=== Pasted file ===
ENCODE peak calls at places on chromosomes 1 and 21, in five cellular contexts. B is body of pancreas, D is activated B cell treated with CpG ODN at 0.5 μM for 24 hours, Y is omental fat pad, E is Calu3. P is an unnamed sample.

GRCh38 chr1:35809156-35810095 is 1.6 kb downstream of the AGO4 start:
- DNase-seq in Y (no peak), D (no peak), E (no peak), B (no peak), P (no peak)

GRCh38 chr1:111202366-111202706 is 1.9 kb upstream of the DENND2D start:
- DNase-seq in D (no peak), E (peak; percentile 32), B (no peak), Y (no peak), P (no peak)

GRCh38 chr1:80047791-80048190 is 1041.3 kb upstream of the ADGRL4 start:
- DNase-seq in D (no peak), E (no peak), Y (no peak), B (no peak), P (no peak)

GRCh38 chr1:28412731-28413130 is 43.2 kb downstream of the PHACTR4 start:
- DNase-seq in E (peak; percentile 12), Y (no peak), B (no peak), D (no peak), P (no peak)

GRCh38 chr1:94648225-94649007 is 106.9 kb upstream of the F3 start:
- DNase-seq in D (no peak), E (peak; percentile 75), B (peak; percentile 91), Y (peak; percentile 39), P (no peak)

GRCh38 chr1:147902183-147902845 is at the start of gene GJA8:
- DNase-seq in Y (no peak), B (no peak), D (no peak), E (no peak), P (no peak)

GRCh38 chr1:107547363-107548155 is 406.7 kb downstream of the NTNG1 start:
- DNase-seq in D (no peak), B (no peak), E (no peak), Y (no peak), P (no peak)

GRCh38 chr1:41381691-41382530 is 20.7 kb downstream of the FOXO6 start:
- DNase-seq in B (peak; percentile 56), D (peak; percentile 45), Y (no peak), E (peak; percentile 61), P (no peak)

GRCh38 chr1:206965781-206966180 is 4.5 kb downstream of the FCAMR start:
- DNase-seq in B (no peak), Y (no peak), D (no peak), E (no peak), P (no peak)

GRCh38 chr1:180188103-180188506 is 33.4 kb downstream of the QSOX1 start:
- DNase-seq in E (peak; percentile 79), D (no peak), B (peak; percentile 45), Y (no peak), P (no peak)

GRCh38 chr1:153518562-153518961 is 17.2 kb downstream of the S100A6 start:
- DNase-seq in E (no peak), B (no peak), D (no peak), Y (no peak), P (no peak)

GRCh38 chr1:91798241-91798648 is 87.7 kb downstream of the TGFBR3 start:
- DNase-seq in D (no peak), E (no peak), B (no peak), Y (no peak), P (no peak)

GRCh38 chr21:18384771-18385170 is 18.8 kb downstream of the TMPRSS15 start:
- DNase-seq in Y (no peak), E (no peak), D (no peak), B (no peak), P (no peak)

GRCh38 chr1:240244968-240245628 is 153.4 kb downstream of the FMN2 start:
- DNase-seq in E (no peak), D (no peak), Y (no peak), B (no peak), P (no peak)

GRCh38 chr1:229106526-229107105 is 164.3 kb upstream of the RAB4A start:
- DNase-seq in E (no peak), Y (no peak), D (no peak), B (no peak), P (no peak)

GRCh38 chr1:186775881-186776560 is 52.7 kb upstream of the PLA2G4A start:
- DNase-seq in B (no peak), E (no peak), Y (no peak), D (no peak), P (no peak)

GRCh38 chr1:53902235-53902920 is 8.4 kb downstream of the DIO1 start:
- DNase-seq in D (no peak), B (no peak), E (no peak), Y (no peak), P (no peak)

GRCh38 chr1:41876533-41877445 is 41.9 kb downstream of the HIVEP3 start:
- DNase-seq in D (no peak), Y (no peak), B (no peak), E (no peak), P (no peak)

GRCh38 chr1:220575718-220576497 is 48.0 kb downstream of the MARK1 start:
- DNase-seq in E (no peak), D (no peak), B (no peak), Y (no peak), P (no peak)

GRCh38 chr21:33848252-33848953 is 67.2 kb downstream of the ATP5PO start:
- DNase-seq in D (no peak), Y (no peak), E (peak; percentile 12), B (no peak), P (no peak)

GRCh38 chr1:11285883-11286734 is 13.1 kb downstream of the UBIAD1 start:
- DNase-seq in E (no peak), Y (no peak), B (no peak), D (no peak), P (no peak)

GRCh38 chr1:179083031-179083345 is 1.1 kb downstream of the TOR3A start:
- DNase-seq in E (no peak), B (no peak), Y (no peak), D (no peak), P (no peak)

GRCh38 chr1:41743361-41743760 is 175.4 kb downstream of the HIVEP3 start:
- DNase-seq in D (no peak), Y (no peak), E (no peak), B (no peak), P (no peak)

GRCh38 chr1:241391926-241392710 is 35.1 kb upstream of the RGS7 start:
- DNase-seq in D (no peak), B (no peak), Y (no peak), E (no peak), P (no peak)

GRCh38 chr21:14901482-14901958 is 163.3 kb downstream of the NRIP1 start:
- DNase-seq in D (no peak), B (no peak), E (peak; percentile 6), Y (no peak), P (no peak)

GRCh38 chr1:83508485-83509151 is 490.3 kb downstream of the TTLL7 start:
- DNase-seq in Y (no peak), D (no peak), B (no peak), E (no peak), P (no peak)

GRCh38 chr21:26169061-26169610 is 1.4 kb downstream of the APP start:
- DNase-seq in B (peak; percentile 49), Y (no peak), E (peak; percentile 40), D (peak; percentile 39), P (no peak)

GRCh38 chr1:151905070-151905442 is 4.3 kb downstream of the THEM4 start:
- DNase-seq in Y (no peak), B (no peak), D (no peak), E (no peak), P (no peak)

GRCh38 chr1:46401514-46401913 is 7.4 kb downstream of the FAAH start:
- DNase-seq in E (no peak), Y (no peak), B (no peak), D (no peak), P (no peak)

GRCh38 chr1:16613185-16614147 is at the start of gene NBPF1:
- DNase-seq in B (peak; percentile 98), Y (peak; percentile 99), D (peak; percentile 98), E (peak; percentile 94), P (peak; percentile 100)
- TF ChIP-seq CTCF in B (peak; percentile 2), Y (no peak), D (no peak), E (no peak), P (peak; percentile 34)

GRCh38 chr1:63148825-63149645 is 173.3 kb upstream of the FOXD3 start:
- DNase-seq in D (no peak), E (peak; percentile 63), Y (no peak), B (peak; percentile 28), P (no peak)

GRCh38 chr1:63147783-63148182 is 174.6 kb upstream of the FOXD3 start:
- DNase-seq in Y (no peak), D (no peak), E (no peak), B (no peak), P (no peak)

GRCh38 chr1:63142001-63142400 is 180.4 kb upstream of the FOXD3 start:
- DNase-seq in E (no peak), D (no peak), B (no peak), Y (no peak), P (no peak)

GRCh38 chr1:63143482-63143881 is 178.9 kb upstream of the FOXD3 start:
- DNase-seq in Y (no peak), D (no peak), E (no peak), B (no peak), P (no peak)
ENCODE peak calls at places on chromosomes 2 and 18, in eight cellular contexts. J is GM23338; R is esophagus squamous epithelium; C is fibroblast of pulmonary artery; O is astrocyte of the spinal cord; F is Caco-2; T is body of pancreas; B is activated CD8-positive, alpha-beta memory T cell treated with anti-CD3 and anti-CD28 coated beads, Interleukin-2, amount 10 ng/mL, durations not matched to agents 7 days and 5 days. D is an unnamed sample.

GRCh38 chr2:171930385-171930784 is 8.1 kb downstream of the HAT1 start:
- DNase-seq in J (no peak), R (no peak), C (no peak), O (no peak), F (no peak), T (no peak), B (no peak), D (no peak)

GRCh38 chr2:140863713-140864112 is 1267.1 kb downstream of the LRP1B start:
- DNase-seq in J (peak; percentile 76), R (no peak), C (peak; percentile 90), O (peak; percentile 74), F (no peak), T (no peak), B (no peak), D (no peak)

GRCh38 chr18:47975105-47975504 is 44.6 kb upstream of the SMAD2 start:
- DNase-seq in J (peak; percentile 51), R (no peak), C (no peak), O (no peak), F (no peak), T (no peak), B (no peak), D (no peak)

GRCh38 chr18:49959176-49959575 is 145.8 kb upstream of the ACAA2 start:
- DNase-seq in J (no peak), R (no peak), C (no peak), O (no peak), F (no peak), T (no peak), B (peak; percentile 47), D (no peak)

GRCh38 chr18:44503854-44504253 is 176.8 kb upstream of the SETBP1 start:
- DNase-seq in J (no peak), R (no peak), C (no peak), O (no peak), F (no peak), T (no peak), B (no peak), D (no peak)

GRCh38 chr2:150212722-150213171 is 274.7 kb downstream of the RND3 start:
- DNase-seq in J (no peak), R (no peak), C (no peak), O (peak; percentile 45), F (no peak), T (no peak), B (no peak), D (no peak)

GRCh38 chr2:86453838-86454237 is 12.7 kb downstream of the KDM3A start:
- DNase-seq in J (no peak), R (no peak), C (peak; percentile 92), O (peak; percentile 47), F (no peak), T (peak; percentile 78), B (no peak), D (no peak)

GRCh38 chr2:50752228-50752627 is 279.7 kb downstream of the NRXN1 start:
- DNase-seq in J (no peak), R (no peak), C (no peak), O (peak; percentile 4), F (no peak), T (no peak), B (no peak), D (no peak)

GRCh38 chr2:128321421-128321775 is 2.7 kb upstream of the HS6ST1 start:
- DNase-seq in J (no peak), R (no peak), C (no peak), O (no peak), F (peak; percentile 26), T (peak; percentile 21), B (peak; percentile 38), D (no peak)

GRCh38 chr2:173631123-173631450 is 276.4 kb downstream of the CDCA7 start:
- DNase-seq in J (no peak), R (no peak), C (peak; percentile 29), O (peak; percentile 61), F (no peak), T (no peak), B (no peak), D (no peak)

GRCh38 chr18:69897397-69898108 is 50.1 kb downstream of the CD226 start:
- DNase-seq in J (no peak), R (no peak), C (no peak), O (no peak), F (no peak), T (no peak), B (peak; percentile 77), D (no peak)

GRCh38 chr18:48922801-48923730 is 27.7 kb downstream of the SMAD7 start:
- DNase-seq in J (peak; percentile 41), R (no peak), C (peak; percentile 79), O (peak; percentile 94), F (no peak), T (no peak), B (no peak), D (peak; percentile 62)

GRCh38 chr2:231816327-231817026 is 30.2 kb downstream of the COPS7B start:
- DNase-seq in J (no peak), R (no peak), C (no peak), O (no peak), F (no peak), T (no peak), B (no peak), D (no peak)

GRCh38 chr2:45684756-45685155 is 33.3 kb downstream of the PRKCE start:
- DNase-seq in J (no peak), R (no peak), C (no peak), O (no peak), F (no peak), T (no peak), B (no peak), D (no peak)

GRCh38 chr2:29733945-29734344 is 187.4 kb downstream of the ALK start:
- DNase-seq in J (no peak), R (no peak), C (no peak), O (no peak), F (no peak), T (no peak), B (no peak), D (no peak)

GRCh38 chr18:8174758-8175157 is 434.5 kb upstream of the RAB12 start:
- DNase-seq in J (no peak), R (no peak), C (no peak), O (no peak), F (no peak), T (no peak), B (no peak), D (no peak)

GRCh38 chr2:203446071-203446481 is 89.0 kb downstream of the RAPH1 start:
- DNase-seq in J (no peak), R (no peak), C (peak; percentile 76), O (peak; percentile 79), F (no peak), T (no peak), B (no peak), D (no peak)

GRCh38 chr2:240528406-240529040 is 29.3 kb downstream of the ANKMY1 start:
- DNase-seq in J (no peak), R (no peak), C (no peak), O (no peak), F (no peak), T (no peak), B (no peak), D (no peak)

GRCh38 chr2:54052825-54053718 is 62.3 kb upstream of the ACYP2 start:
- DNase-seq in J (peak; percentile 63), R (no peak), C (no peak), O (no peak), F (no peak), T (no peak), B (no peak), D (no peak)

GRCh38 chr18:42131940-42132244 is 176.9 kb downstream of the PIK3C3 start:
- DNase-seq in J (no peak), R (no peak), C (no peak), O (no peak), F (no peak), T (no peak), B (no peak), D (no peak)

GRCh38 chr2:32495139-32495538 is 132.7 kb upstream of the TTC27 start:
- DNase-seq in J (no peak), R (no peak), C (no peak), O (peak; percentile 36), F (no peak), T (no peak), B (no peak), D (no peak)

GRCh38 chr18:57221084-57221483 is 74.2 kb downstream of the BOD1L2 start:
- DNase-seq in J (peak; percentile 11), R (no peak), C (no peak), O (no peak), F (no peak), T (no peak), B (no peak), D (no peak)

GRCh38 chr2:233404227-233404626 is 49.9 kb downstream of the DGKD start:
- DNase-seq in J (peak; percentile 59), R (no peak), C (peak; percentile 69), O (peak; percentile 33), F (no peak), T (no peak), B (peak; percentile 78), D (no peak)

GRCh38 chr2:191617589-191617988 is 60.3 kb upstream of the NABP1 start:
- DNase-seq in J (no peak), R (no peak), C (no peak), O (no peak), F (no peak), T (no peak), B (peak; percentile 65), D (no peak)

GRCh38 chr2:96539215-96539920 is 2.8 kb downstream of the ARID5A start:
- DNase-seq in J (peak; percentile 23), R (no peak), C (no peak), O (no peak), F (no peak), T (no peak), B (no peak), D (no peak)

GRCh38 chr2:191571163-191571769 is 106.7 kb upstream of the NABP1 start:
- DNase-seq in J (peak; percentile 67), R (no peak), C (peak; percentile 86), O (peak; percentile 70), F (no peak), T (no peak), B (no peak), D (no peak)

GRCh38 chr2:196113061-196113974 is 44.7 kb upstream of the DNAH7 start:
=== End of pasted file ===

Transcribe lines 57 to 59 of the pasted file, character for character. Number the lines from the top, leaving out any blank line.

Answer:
- DNase-seq in Y (no peak), B (no peak), D (no peak), E (no peak), P (no peak)

GRCh38 chr1:46401514-46401913 is 7.4 kb downstream of the FAAH start:
- DNase-seq in E (no peak), Y (no peak), B (no peak), D (no peak), P (no peak)